Evidence-Based Plan for Promoting Physical Activity Among Deaf Adults in Primary Care
AuthorPelton, Derrick Kyle
AdvisorJones, Elaine G.
MetadataShow full item record
PublisherThe University of Arizona.
RightsCopyright © is held by the author. Digital access to this material is made possible by the University Libraries, University of Arizona. Further transmission, reproduction or presentation (such as public display or performance) of protected items is prohibited except with permission of the author.
AbstractObjectives. The purpose of this practice inquiry (PI) was to develop an evidence based plan for promoting physical activity among Deaf adults in a primary care setting. The aims of this PI were to 1) review research about the relationship between physical activity and health 2) review research about use of pedometers to motivate increased walking and 3) describe baseline physical activity among Deaf adults using pedometer step counts based on a secondary analysis of an existing data set. Design. The secondary analysis of an existing data set analyzed demographic data and pedometer data (steps/day). Participants received standardized instructions about using the pedometer in-person, in American Sign Language (ASL) and also received a DVD with the instructions in ASL for review at home. The review of literature and secondary analysis were used to propose an evidenced-based plan to increase physical activity in Deaf adults in the primary care setting. Sample: Eighty-seven participants met inclusion criteria for this secondary analysis: 1) at least 45 years of age, 2) self-identified as a member of the Deaf community, 3) fluent in ASL, 4) no existing diagnosis of coronary artery disease, and 5) at least one risk factor for cardiovascular disease: overweight/obese, sedentary, diabetes, hypertension, hyperlipidemia. Results: Results support the value of physical activity for health promotion and risk reduction, and supported use of pedometers to encourage increased walking. The secondary analysis of data from 87 Deaf adults showed that their average steps/day were 5,667, which fall short of the 2008 Physical Activity Guidelines for Americans. Men tended to walk more than women, though the difference did not reach statistical significance. There was an inverse correlation between age and steps/day (r=.280, p=.007) consistent with a low active lifestyle. Conclusion. There is considerable support for providing pedometers to at-risk Deaf adults in primary care, with both group and individual instructions in ASL and follow-up to monitor increases in average steps/day as an effective strategy for increasing physical activity. This would not be a stand-alone intervention, but part of an overall risk assessment and evidenced based plan to increase physical activity in Deaf adults.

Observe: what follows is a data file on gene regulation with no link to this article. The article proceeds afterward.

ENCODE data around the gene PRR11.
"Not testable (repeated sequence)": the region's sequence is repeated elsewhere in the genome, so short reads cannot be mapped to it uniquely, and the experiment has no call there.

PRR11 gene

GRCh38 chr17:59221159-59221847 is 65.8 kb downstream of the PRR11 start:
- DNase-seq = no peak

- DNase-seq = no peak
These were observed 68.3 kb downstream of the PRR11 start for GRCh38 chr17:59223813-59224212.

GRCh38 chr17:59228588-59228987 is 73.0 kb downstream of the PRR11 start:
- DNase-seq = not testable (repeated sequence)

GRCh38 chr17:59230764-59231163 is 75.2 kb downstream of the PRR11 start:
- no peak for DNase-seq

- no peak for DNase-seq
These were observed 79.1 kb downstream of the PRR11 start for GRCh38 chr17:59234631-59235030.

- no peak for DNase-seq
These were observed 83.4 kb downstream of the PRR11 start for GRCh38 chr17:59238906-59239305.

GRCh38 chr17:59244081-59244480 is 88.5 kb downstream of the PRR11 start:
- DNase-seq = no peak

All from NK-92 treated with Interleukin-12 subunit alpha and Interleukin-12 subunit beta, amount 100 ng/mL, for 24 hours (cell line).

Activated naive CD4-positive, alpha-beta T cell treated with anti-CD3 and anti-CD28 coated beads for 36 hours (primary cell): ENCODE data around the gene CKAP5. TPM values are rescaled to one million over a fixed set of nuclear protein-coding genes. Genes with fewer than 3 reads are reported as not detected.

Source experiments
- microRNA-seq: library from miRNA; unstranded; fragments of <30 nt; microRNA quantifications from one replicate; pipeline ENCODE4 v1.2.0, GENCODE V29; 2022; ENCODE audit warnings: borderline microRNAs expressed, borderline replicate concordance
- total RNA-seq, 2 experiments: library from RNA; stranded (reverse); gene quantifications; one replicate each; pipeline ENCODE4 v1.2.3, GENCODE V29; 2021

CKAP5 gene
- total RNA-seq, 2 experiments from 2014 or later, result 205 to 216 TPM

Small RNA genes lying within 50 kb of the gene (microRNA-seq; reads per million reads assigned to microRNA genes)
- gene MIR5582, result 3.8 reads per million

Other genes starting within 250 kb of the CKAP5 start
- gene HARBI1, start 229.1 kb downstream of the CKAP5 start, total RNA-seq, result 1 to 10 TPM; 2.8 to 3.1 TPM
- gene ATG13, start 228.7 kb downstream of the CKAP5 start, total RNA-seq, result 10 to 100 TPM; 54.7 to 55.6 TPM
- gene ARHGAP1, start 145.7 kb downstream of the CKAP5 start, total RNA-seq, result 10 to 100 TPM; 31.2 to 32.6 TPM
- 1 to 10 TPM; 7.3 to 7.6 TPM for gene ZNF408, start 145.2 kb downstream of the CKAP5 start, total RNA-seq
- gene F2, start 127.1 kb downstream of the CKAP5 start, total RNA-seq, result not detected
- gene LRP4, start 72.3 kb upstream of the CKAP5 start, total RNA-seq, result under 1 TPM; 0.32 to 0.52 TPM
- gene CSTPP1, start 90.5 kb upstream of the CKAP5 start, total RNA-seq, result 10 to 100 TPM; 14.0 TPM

Degree ProgramGraduate College